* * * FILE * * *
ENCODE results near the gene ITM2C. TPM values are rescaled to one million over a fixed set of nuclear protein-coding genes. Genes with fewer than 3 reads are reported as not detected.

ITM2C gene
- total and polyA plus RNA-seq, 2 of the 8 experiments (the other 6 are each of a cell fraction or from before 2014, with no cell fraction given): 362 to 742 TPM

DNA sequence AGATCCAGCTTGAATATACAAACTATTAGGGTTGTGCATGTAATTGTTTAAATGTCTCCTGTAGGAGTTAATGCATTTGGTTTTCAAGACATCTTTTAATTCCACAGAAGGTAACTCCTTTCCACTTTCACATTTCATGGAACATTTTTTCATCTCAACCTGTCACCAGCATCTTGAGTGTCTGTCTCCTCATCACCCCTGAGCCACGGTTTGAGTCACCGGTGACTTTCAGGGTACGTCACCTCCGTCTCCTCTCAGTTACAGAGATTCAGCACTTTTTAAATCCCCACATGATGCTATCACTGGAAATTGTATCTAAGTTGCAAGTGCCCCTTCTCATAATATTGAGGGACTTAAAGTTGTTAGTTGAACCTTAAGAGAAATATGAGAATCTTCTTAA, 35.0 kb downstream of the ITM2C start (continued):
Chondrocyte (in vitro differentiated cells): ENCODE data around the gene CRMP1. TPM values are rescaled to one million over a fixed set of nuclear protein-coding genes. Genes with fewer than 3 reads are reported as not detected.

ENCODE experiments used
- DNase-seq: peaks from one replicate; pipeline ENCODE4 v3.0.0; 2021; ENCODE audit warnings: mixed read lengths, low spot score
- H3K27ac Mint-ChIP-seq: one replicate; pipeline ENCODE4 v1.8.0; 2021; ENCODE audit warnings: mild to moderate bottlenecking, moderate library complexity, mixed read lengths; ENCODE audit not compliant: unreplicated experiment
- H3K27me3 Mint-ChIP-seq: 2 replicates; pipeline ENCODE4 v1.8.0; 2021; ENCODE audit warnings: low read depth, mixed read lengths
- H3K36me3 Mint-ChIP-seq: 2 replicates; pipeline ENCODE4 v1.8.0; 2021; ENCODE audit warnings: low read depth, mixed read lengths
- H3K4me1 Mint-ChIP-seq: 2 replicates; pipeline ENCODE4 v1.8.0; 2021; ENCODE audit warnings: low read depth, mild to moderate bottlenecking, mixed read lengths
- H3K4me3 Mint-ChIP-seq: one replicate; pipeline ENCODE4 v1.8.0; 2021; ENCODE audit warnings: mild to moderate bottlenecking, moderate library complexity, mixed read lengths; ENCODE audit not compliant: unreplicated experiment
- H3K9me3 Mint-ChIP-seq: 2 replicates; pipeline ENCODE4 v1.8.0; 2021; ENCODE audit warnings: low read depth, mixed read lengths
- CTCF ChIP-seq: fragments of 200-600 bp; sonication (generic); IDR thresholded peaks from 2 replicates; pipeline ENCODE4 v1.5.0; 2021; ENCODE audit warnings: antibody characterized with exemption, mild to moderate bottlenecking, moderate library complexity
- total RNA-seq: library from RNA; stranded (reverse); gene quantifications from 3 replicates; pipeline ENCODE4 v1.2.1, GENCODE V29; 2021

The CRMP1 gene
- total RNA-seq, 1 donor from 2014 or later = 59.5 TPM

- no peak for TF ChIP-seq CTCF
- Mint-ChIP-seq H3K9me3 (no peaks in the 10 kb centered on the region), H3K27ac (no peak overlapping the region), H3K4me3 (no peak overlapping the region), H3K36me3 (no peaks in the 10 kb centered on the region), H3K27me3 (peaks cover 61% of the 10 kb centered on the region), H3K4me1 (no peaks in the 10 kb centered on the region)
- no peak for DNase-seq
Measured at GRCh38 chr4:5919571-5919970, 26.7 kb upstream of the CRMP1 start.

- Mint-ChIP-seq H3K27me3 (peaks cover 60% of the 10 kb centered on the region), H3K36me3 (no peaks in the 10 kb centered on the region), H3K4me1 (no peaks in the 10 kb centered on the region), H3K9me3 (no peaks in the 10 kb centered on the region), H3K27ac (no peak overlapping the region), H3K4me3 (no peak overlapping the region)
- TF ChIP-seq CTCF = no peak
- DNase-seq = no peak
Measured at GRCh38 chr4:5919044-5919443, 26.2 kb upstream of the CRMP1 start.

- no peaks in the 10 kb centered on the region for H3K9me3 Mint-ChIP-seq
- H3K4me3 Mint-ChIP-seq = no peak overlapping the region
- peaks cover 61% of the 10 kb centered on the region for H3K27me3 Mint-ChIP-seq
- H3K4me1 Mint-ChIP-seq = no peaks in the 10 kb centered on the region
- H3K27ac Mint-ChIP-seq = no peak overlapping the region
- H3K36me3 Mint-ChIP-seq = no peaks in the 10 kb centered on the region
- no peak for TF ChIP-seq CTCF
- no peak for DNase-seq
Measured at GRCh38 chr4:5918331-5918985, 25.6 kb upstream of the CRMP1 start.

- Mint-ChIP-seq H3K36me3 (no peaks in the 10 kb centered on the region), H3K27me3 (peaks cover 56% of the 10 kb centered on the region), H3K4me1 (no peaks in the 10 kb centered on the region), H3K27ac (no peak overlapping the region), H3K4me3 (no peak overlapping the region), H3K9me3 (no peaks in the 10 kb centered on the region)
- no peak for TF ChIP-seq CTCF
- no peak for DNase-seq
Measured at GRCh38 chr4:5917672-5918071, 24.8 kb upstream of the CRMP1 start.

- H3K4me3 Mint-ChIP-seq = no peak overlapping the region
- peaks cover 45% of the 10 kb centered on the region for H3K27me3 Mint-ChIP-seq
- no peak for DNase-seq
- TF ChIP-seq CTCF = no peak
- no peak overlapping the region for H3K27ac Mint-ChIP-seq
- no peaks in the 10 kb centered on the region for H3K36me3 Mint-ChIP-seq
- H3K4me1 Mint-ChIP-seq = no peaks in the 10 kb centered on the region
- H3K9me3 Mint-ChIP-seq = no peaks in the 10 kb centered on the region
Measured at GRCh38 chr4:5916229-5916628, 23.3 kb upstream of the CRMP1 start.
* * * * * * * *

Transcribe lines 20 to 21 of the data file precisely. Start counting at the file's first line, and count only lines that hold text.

- no peak for DNase-seq
Measured at GRCh38 chr4:5919571-5919970, 26.7 kb upstream of the CRMP1 start.